Welcome to the School of Marine and Atmospheric Sciences (SoMAS) at Stony Brook University. We are the State University of New York’s center for marine and atmospheric research, education, and public service. Currently, there are more than 500 undergraduate and graduate students and 90 faculty and staff from 16 different nations working together to better understand how our marine, terrestrial, and atmospheric environments function and are related to one another. Research at SoMAS explores solutions to a variety of issues facing the world today ranging from local problems affecting the area around Long Island to processes that are impacting the entire globe.
The SoMAS faculty are internationally known for their leadership in research in both the atmospheric sciences and all the major disciplines of oceanography – biological, chemical, geological, and physical. The expertise of SoMAS faculty places them in the forefront in addressing and answering questions about immediate regional problems, as well as long-term problems relating to the global oceans and atmosphere. The primary focus of the SoMAS faculty and students is on fundamental research designed to increase understanding of the processes that characterize the coastal ocean and the atmosphere. But the School of Marine and Atmospheric Sciences is also committed to the applying research to solve problems that result from society’s uses and misuses of the environment.
Our location on Long Island allows our students and faculty to explore and study a variety of habitats ranging from the open ocean to the largest metropolitan area in the United States, and to tap into resources at the nearby National Weather Service, Brookhaven National Laboratory, and the Laboratory of Cold Spring Habor. In addition to our presence on the main campus of Stony Brook University, SoMAS also operates research and educational facilities at the Stony Brook Southampton campus (including the Southampton Marine Station with access to the Atlantic Ocean) and the Flax Pond Marine Laboratory on Long Island Sound.
Academic units like SoMAS exist in a dynamic environment. The School’s core mission, principles and values provide the guideposts as the program navigates a world in which trends in scientific knowledge, technological innovation, pedagogical theory, budgets, socioeconomic factors and a myriad other factors intermesh to produce opportunities and constraints to achieving them. Periodically, we take a step back to assure that we can still see the forest for the trees. This was most recently done in 2008 and the current SoMAS Strategic Plan is the result.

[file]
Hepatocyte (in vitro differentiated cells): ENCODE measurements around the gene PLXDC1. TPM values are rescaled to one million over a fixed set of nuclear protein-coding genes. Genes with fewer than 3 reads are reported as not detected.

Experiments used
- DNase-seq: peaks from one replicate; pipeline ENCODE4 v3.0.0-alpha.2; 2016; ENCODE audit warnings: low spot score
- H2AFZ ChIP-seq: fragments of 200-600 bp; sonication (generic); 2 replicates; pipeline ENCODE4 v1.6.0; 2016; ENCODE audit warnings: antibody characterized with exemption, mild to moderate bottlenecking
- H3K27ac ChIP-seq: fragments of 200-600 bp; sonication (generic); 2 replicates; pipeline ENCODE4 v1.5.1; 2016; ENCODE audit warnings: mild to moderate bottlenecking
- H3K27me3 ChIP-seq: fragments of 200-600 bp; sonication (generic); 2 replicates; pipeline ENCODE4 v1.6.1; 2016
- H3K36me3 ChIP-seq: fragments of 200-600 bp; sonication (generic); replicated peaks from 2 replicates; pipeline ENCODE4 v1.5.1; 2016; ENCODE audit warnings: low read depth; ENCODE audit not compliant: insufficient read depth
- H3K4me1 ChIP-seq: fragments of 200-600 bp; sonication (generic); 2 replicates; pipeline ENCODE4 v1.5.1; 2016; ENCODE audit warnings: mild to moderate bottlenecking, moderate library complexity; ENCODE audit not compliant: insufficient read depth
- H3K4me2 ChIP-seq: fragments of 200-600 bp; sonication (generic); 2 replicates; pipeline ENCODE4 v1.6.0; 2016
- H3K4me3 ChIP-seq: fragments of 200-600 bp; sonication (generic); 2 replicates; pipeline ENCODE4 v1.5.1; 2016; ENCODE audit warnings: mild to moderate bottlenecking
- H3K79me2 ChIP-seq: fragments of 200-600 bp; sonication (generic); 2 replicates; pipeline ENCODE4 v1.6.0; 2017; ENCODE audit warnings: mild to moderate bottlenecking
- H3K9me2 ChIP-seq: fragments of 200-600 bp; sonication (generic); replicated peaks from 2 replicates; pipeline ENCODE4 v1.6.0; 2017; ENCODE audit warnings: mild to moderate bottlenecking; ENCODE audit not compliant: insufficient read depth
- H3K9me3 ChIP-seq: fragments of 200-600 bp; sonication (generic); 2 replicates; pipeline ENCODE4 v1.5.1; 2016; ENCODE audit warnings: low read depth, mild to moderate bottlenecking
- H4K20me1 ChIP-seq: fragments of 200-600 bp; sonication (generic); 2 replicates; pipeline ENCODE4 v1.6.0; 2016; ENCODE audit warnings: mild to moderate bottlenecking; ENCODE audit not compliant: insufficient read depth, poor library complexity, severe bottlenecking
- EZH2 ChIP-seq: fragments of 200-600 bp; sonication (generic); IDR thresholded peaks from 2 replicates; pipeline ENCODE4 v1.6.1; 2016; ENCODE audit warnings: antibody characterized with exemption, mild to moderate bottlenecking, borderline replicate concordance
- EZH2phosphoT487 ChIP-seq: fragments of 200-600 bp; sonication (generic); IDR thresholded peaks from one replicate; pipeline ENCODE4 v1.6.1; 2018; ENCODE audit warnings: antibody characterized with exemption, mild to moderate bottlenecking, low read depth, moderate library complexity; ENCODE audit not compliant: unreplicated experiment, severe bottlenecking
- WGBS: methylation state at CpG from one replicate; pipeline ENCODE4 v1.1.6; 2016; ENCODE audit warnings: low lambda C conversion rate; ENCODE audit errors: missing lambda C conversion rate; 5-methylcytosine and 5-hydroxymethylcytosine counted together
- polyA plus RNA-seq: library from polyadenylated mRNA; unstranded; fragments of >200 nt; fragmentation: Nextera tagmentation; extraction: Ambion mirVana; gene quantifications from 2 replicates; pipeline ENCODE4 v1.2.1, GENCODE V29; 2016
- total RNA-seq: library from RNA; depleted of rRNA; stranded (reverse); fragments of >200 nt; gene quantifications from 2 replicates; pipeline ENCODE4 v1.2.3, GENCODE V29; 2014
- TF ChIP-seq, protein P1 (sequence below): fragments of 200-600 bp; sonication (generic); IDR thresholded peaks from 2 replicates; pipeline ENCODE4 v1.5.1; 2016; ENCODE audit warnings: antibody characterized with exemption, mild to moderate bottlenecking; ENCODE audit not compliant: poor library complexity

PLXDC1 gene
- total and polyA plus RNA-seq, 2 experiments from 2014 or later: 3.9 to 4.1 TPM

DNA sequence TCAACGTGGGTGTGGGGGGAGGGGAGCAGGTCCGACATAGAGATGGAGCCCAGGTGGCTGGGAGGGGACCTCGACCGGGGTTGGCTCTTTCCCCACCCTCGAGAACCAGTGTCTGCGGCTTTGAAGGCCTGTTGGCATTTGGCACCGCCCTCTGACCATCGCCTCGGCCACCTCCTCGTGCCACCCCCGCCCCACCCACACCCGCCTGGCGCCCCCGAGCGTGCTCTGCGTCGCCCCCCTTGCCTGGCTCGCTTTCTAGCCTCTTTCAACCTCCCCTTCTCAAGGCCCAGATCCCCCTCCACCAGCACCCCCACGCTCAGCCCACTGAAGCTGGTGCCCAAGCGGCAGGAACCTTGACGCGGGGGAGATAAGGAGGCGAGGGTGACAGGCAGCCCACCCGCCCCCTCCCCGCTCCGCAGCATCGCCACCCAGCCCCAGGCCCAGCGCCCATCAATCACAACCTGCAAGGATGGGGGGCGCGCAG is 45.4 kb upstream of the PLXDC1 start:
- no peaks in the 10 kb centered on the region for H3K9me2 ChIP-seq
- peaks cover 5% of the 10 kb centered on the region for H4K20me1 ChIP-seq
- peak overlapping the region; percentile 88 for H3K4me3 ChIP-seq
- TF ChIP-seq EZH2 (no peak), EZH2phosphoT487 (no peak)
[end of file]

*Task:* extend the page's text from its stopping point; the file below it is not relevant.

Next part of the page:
SoMAS became a school at Stony Brook University in 2007, but we have existed for more than 40 years as the Marine Sciences Research Center (MSRC) and the Institute for Terrestrial and Planetary Atmospheres (ITPA).
The latest summary of the research and faculty and staff at SoMAS is available in our Biennial Report.
Fun Facts about SoMAS:
- We have facilities and laboratories on the South Campus of Stony Brook University and at Southampton and Flax Pond, with access to both the Long Island Sound and the Atlantic Ocean
- Our fleet consists of the R/V Seawolf , the R/V Pritchard, the R/V Privateer, the R/V Parker, the R/V Paumanok, the R/V Peconic, and the R/V Shinnecock
- Our flagship, the R/V Seawolf, was recently featured on an episode of Storage Wars New York
- One of our alumni, Tom DiLiberto, was named America’s Science Idol
- We have four faculty that have, through associations with Al Gore, won the Nobel Prize for Peace.
- We maintain weather stations at three locations on the Stony Brook University campus: South P Lot, Southampton Marine Station and the Health Sciences Center
According to the Stony Brook University Project 50 Forward, SoMAS is scheduled to move to a new home on the main campus of Stony Brook University. The time frame for this move is currently unknown.